Congressman Roe and shelter director weigh in on new animal cruelty law

Brandon Paykamian • Nov 7, 2019 at 9:00 PM

Legislators passed a bill Tuesday that makes certain types of animal cruelty and torture a federal felony.

The U.S. Senate passed the Preventing Animal Cruelty and Torture Act unanimously two weeks after the House of Representatives passed the legislation by a voice vote. The legislation would expand existing federal laws on “animal crushing” videos that depict the deadly, often prolonged torture of animals and would make the acts themselves a federal crime.

The bill, sponsored by Reps. Ted Deutch, D-Florida, and Vern Buchanan, R-Florida, prohibits acts of extreme animal cruelty when they happen in interstate commerce or on federal property. It would also crack down on the sexual abuse of animals.

“As a dog owner, I believe we should do all we can to prevent wanton cruelty to animals. I was proud to support the PACT Act, which sends a strong message that our society doesn’t accept the torture of animals by prohibiting the practice of animal crushing,” U.S. Rep. Phil Roe, R-Johnson City, said, noting that the law exempts sporting activities like hunting and fishing, as well as processing of animals for food.

Current federal law bans the distribution of videos showing animals being crushed, burned and tortured but does not explicitly prohibit the conduct itself.

Animal Wellness Action Director of Federal Affairs Holly Gann said the bill was “far overdue,” a sentiment echoed by other animal rights advocates and Washington County/Johnson City Animal Shelter Director Tammy Davis.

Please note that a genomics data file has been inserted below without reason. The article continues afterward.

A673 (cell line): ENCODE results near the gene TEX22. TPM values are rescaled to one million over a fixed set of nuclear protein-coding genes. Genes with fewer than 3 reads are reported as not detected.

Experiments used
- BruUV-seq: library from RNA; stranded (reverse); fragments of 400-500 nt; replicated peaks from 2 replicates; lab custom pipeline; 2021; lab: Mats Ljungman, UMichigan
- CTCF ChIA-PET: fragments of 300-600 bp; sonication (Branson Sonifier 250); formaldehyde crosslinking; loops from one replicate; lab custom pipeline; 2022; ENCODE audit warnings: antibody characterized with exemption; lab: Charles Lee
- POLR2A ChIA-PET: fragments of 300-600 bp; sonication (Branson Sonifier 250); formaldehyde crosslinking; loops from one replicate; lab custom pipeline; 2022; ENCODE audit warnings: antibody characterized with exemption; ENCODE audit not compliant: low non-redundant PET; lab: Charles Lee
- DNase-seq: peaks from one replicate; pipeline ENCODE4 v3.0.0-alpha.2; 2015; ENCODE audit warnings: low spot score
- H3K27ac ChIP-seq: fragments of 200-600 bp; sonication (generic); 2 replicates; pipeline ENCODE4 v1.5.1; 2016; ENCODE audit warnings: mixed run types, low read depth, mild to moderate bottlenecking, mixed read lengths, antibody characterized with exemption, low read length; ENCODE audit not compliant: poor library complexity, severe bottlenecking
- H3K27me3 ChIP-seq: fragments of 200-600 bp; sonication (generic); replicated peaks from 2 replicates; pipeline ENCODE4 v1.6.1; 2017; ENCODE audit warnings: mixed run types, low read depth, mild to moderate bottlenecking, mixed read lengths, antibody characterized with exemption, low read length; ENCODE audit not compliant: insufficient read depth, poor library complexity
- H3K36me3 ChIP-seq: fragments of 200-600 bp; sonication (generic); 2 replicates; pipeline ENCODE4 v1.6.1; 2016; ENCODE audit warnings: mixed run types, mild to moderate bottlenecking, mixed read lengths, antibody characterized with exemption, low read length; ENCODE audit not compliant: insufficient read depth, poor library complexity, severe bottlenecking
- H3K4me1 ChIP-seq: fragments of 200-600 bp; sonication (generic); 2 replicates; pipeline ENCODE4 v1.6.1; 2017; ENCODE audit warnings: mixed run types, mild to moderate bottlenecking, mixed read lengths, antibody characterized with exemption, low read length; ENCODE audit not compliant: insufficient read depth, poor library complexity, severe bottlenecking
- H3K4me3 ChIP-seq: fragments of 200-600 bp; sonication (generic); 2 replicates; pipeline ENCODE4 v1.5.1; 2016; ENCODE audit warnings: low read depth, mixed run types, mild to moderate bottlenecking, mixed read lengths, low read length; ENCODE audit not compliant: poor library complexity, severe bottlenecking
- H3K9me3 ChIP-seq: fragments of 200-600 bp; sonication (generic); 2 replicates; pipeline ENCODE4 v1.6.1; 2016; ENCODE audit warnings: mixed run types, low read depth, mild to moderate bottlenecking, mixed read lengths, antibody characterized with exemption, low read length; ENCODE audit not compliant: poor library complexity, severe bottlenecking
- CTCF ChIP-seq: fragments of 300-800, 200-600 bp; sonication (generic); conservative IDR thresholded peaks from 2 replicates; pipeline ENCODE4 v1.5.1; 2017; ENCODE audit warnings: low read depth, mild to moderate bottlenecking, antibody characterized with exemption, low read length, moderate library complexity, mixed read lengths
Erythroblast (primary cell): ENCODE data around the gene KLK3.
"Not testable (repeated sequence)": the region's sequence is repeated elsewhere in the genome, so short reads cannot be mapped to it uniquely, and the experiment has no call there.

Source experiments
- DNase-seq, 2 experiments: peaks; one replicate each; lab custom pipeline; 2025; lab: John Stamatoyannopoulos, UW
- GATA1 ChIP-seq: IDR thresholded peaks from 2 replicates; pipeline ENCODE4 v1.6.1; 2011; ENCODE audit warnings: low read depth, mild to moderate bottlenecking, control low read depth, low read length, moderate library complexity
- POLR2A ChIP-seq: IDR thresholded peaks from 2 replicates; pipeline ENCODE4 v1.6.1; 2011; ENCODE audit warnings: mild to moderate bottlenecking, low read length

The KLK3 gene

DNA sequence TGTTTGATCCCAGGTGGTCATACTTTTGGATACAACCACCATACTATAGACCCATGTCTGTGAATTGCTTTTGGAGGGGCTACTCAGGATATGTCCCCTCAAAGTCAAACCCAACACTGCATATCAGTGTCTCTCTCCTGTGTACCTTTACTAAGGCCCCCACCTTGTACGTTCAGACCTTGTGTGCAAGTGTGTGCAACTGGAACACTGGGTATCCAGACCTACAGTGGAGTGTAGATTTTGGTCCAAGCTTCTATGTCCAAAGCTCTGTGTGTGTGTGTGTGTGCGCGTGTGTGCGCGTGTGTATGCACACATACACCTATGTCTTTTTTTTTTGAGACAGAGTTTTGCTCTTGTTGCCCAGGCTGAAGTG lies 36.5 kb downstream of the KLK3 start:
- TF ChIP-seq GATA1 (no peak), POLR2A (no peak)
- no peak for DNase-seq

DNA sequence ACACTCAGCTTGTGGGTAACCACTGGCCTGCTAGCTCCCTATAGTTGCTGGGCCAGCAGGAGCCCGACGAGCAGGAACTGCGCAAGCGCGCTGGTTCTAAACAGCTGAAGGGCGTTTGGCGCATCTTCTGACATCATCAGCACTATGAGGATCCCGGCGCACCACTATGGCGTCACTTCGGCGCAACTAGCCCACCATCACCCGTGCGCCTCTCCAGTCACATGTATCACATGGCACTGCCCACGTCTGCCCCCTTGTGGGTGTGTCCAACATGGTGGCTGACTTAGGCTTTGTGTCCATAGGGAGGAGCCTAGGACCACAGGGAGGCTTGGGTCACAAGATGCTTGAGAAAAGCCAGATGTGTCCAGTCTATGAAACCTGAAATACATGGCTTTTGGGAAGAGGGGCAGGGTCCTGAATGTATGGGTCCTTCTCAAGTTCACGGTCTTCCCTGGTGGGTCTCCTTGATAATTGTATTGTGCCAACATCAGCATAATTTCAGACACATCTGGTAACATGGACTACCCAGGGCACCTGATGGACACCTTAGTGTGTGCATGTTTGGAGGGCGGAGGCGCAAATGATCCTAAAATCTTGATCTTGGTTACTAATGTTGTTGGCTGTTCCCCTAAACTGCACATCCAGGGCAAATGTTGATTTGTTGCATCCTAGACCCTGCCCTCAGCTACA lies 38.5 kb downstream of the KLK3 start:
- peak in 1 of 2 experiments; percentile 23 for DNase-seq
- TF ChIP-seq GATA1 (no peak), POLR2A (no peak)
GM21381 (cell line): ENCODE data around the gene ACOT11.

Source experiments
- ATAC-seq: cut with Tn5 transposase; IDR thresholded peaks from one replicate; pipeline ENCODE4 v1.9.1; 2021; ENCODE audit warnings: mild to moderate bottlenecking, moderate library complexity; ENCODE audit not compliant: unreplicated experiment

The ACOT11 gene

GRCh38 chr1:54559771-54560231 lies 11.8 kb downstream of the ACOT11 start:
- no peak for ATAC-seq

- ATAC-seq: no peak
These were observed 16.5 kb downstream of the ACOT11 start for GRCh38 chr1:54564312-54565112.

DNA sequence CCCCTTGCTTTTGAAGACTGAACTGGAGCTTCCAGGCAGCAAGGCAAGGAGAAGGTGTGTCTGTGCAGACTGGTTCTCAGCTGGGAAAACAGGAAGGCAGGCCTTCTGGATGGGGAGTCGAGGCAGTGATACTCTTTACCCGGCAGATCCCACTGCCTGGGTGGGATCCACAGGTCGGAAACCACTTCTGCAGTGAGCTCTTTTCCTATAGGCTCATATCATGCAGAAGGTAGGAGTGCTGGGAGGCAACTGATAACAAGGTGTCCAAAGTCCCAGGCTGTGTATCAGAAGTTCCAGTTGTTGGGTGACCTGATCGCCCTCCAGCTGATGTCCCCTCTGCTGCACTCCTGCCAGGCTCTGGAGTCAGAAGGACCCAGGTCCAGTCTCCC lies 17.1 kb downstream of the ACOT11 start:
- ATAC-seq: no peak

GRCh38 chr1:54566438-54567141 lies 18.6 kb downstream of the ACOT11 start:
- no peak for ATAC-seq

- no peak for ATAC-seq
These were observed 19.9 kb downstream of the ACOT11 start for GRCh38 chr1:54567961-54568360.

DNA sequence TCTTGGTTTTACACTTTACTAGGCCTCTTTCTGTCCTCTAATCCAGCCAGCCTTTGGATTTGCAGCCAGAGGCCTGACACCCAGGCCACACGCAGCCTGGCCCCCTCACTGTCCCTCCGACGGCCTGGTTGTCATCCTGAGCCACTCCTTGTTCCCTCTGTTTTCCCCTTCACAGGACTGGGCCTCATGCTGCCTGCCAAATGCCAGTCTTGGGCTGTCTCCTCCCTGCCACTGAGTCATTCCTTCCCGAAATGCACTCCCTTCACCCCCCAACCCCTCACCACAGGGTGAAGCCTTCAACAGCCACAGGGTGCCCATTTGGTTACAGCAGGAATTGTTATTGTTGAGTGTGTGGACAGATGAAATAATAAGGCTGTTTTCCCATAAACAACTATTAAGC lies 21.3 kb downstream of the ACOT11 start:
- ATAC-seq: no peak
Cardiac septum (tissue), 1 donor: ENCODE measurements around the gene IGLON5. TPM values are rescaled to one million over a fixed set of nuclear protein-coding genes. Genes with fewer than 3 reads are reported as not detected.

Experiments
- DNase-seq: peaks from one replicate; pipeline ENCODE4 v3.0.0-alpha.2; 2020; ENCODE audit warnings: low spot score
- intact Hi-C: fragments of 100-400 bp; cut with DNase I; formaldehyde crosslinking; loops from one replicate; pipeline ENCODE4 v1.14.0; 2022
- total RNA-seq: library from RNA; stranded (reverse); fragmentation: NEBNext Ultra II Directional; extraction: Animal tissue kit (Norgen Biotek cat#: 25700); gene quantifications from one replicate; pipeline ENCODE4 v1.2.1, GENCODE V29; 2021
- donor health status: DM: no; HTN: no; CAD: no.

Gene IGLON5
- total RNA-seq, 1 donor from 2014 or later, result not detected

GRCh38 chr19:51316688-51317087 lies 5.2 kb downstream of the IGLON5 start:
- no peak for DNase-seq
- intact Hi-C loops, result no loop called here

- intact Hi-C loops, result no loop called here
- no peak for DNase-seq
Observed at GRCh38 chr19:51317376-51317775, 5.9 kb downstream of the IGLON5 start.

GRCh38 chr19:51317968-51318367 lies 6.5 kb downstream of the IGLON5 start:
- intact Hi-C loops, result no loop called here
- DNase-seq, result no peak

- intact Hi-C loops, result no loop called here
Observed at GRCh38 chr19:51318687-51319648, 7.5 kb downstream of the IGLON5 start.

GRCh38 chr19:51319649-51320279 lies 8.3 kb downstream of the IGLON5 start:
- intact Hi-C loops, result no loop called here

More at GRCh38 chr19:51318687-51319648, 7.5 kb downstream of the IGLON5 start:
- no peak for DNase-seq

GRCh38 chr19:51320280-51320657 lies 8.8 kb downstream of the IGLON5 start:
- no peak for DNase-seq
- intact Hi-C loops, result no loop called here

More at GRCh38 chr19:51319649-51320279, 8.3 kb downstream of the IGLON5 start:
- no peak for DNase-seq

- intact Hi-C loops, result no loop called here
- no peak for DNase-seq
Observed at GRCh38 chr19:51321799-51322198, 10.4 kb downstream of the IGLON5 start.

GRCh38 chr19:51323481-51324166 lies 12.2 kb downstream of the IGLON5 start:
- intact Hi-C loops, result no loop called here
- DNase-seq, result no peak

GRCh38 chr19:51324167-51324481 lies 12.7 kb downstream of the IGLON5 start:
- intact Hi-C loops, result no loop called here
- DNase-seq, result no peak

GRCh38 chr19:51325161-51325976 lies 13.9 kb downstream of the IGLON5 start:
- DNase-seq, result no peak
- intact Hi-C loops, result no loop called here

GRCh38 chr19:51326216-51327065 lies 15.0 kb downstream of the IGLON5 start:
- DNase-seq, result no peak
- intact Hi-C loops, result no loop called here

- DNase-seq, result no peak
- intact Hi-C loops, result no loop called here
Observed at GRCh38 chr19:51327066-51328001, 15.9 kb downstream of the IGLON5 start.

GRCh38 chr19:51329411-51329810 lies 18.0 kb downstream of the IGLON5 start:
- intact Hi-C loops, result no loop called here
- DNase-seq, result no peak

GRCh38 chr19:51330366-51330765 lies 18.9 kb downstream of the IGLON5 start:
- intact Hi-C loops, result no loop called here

“I think this is a huge step in the right direction. This should have been a federal crime a long time ago,” Davis said.

Davis said she would also like to see stricter laws for “anything and everything” that has to do with animal cruelty, which she said is often only met with a “slap on the wrist.”

“I think the punishment right now is nowhere near as harsh as it needs to be. Mostly, it seems like a lot of it is supervised probation with maybe three days jail time,” she said. “The only fortunate thing is if someone is convicted of animal cruelty, we can request that the judge put in the sentencing that that person can not own any type of animal for a certain amount of time ...” 

Johnson City commissioners recently approved a new animal control ordinance that aims to manage the local animal population, reduce the number of animals coming into the shelter and increase the quality of life for animals in the city.

The ordinance, which commissioners hope to implement after two more approval votes, would prohibit the chaining of pets and would require dog owners to register their pets every year. The provisions would also give the animal shelter the ability to spay or neuter a pet after a 72-hour waiting period if the pet comes into the shelter’s doors. 

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